In its sixth year, the See for Yourself experience allows South Dakota soybean farmers the opportunity to see firsthand how their soybean checkoff works for them. With support from the South Dakota Soybean Research & Promotion Council, soybean farmers traveled to Washington State to tour port facilities and learn about the importance of international markets in the soybean industry.
The group’s first stop was TEMCO, located at the Port of Tacoma. Known as the “Gateway for Grain,” the Port of Tacoma has a long history of grain exports to the world market.
TEMCO is a 50-50 joint venture between CHS and Cargill. The facility has an elevator storage capacity of three million bushels. Annually, the location ships 225-250 million bushels of grain to the export market.
The facility has a one acre in size roof over its grain terminal, making the loading of grain easier in the often rainy conditions of Washington state.
TEMCO can load 100,000 bushels of grain an hour onto an outbound Panamax vessel. It takes six to seven unit trains (each unit train is 110 rail cars) to fill a Panamax vessel. Each Panamax has seven different compartments, making it easy to load and carry multiple grains at one time to our overseas customers. Each vessel is capable of holding 2.5 to 2.8 million bushels of soybeans.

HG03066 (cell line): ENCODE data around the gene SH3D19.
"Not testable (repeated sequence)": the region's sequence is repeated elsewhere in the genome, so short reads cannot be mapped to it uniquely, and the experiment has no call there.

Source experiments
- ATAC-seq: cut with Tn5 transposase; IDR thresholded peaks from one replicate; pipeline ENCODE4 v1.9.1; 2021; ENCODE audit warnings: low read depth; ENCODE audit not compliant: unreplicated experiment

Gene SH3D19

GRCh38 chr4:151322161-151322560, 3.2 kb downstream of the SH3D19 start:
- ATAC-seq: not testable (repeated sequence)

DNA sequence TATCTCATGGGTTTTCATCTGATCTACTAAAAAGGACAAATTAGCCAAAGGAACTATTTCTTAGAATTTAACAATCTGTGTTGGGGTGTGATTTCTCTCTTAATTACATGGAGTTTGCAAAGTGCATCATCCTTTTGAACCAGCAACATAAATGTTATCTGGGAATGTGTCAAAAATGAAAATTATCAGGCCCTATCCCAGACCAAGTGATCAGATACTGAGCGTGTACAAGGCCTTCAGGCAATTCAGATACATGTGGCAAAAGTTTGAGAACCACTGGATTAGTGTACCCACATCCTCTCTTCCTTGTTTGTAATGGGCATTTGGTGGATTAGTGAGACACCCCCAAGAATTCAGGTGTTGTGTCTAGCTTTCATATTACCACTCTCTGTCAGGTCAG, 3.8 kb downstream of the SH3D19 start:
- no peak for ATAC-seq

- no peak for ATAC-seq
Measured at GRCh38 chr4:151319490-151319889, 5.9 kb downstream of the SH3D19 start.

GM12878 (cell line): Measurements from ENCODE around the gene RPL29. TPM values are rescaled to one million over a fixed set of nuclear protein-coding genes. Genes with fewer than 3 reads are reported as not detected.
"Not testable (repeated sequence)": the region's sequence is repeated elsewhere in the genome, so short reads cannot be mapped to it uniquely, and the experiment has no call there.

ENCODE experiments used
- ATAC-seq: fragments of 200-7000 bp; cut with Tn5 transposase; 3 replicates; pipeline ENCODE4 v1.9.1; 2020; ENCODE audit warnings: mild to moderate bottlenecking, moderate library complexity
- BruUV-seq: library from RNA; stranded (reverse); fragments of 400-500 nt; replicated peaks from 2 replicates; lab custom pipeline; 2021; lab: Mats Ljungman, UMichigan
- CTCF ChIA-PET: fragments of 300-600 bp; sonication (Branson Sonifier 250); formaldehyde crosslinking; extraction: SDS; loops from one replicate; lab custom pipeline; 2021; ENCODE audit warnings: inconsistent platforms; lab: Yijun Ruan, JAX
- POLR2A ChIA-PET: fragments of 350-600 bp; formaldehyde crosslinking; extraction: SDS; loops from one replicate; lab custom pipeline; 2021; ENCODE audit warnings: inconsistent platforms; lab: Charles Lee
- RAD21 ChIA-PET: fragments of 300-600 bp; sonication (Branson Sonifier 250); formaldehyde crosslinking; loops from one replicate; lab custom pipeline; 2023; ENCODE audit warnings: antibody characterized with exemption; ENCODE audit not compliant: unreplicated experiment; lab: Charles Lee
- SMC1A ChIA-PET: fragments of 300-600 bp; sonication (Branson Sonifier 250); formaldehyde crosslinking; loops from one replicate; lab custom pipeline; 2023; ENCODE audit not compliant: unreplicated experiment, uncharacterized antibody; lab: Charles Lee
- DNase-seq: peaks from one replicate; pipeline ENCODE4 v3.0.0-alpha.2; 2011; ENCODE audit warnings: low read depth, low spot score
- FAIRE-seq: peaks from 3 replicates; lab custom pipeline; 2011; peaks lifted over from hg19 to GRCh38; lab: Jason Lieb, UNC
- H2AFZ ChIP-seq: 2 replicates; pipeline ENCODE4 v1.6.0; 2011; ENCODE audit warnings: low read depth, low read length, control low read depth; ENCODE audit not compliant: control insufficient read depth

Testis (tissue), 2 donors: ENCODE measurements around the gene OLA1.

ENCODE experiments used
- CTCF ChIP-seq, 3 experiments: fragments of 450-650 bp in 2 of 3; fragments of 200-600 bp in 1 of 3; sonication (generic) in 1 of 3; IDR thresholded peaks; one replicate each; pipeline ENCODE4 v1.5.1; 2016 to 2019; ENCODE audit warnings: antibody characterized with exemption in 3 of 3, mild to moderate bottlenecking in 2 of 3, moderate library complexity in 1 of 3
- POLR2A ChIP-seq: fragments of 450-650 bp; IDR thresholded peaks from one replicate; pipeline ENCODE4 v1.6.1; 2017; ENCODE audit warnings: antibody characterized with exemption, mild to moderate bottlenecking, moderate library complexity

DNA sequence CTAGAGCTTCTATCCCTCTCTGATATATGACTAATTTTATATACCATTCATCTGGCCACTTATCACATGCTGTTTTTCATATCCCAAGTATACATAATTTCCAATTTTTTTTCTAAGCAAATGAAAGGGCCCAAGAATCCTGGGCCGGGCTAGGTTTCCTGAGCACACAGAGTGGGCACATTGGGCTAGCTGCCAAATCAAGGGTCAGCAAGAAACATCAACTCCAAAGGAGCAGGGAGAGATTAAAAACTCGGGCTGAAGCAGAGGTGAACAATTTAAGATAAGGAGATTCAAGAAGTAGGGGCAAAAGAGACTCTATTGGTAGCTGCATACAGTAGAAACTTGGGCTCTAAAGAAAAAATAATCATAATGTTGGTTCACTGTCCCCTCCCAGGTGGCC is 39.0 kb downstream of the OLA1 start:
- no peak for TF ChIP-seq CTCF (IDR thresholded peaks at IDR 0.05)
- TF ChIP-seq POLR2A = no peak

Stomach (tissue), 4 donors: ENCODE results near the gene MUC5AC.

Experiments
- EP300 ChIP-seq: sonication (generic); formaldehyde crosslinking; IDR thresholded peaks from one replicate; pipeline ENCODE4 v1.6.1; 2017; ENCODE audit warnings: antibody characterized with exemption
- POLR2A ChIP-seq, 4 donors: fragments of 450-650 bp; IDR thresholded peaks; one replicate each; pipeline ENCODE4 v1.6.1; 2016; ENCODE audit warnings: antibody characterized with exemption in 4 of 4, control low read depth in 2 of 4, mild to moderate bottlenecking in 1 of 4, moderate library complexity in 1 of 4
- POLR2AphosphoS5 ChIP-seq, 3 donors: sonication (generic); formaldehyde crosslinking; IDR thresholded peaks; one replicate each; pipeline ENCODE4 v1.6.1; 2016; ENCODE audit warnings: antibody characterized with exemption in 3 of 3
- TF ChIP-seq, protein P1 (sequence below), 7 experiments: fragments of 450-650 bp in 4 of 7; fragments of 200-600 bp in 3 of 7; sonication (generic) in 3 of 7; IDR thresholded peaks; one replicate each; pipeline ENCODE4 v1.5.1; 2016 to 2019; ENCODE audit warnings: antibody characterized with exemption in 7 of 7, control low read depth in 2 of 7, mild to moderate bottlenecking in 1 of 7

Most grain at this facility arrives via rail from South Dakota, North Dakota, Minnesota, Nebraska, and Canada.
The group saw a vessel destined for Korea loaded with corn from Mitchell and Emery grain elevators.
TEMCO has two rail yards which holds 300 rail cars. Approximately 85% of the locations grain originates from the BNSF Railway. The facility can unload 80,000 bushels per an hour, or approximately 15 rail cars an hour. In normal conditions, it takes 4-5 days for a unit train to travel from the Midwest to the port. However, many natural disasters such as mudslides, avalanches, and snow storms have caused delays in rail deliveries to the port this winter.
Follow the blog as the South Dakota See for Yourself group continues their journey in Washington State.